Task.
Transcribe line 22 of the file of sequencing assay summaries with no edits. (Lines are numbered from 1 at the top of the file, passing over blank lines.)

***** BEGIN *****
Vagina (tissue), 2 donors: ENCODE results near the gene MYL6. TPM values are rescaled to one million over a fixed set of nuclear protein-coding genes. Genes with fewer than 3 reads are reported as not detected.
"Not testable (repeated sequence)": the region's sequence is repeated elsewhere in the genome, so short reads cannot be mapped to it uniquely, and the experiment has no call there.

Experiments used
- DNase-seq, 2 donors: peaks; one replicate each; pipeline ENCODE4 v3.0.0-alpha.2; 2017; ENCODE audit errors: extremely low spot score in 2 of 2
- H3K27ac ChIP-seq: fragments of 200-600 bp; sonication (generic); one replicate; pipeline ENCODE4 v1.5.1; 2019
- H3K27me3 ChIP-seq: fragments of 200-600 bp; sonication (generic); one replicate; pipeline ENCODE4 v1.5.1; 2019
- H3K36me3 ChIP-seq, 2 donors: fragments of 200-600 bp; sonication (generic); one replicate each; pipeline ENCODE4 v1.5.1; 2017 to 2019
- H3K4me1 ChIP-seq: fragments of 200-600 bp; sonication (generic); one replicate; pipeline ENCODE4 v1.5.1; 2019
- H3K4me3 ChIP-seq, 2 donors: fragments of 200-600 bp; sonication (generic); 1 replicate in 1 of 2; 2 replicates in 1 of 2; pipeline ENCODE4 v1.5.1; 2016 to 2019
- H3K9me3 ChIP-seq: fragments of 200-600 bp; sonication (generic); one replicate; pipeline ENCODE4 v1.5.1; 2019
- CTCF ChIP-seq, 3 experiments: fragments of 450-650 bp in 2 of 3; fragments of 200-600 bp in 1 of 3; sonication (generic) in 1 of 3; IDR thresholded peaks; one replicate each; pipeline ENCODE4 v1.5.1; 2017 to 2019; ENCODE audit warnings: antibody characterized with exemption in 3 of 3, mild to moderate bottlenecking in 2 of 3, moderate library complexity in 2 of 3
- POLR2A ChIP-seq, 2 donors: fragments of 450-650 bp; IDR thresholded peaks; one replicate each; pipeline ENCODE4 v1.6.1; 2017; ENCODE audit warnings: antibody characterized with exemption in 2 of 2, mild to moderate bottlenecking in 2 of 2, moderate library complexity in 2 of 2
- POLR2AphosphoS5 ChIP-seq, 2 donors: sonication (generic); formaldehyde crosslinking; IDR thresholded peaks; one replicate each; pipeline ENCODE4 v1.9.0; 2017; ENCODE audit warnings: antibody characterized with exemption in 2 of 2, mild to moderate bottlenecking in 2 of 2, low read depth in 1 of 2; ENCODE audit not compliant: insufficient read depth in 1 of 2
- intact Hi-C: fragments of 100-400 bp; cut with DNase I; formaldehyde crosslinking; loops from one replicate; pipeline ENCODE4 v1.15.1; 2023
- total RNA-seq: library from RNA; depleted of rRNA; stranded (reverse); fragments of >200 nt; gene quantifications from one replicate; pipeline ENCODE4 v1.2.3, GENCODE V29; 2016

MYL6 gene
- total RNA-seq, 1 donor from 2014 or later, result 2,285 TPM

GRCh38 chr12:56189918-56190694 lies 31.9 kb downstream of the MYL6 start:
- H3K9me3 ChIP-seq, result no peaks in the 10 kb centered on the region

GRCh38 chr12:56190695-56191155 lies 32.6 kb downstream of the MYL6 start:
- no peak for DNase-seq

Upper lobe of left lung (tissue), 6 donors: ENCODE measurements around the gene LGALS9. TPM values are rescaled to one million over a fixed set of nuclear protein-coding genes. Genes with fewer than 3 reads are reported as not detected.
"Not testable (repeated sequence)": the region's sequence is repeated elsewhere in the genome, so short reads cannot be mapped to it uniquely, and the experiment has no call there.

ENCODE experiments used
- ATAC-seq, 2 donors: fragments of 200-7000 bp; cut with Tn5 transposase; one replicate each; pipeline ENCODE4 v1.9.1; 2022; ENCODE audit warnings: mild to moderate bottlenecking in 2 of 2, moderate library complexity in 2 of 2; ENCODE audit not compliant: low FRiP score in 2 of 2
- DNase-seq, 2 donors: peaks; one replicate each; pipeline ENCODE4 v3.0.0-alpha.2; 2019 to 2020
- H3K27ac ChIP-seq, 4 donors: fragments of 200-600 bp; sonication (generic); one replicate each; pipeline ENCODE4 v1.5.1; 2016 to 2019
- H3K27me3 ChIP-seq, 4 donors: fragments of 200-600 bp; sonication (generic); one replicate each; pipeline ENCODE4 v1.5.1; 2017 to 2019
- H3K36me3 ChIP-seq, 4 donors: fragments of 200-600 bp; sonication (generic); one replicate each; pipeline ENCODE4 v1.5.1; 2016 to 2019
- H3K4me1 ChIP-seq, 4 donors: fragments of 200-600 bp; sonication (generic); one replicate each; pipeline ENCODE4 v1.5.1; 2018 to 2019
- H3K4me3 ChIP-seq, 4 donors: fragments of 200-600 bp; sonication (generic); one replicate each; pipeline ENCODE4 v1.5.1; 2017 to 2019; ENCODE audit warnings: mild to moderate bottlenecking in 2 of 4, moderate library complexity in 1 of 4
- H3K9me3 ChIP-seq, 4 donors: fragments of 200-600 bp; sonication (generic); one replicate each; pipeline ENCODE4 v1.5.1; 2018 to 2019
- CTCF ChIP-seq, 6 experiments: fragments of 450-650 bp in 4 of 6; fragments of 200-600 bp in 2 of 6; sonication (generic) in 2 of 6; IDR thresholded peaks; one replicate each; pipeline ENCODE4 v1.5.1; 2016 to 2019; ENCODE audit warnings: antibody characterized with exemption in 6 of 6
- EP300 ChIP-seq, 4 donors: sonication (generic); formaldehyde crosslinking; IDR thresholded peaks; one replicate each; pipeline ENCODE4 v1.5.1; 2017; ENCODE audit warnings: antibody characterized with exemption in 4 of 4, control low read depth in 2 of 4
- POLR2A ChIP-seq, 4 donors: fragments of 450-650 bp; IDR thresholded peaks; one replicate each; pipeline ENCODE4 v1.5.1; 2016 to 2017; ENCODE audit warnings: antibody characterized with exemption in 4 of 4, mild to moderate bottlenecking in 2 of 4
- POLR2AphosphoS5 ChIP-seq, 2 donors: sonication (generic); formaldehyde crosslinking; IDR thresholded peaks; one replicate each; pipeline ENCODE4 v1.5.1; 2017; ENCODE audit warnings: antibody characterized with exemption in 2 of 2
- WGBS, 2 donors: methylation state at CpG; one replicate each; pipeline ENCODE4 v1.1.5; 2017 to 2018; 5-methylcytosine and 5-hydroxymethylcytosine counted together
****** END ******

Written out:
Upper lobe of left lung (tissue), 6 donors: ENCODE measurements around the gene LGALS9. TPM values are rescaled to one million over a fixed set of nuclear protein-coding genes. Genes with fewer than 3 reads are reported as not detected.